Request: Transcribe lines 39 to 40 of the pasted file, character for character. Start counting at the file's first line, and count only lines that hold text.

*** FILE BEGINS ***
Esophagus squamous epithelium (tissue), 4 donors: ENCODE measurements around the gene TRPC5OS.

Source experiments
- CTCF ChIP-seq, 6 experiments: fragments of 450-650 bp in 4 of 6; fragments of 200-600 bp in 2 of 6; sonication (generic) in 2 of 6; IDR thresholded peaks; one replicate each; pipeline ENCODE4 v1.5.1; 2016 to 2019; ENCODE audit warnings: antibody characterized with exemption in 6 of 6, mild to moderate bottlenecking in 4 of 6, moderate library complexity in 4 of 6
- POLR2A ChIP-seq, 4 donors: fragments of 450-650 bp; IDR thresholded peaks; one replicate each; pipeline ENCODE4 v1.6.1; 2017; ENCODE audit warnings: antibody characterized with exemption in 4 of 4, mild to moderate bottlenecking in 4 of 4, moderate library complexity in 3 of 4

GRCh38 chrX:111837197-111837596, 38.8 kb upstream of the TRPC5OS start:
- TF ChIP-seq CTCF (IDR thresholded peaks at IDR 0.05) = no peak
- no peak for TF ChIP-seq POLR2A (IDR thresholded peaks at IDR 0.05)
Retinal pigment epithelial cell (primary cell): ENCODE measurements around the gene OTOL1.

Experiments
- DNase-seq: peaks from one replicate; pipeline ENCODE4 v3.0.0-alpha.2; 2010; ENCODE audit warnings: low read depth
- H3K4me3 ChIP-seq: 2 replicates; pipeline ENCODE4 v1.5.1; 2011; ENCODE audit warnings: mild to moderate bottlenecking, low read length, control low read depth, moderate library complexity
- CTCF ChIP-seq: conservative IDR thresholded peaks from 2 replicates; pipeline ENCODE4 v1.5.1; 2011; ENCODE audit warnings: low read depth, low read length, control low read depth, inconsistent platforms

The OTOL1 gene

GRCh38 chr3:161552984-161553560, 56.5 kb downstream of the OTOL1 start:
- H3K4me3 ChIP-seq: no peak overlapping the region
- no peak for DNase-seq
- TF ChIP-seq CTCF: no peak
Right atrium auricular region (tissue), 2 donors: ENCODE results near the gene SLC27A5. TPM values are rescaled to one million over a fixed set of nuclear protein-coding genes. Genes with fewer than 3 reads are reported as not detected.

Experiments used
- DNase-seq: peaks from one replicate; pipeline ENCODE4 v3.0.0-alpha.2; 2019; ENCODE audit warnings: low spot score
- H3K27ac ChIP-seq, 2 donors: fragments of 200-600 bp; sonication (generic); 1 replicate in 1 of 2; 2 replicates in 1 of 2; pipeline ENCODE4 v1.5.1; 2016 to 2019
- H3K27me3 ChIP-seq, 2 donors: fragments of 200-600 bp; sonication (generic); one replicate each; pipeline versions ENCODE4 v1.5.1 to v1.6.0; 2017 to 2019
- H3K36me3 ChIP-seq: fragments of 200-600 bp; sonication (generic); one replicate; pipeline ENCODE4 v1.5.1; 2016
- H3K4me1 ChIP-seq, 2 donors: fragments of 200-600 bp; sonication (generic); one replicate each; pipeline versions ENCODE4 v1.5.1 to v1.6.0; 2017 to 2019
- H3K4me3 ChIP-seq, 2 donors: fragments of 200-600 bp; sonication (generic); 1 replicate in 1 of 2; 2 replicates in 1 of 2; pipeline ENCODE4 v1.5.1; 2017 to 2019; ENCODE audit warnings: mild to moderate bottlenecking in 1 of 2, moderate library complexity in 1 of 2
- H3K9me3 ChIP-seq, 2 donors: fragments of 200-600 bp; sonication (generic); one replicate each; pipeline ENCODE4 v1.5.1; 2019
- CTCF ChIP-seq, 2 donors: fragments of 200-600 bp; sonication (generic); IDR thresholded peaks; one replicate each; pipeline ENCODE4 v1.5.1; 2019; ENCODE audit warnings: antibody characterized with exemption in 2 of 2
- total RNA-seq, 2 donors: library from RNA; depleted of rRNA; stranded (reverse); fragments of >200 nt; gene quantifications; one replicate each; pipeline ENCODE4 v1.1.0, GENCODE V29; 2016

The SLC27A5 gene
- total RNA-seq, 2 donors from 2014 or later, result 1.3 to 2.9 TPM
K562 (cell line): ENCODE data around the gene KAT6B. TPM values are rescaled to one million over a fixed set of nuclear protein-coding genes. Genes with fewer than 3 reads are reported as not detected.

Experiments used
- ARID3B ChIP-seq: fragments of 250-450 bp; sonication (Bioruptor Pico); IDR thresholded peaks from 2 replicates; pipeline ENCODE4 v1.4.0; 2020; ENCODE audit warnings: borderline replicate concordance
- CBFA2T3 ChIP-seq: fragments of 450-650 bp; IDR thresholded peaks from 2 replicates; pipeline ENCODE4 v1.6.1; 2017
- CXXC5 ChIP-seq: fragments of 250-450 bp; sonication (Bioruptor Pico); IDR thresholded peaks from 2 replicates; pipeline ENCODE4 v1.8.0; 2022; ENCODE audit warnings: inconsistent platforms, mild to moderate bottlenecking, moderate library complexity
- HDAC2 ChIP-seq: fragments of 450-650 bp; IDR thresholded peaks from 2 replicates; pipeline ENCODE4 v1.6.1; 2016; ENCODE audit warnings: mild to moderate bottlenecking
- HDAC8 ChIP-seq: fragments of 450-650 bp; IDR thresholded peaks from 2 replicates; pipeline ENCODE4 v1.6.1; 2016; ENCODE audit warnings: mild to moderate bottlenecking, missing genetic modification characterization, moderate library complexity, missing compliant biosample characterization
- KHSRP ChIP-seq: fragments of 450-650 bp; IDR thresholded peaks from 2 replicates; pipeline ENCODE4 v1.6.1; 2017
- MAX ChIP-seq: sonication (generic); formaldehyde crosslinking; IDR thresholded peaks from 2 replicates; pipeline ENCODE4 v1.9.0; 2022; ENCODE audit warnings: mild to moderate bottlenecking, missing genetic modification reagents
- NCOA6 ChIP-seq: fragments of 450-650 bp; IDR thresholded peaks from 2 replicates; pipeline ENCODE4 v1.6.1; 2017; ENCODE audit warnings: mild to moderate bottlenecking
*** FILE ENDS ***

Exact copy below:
- MAX ChIP-seq: sonication (generic); formaldehyde crosslinking; IDR thresholded peaks from 2 replicates; pipeline ENCODE4 v1.9.0; 2022; ENCODE audit warnings: mild to moderate bottlenecking, missing genetic modification reagents
- NCOA6 ChIP-seq: fragments of 450-650 bp; IDR thresholded peaks from 2 replicates; pipeline ENCODE4 v1.6.1; 2017; ENCODE audit warnings: mild to moderate bottlenecking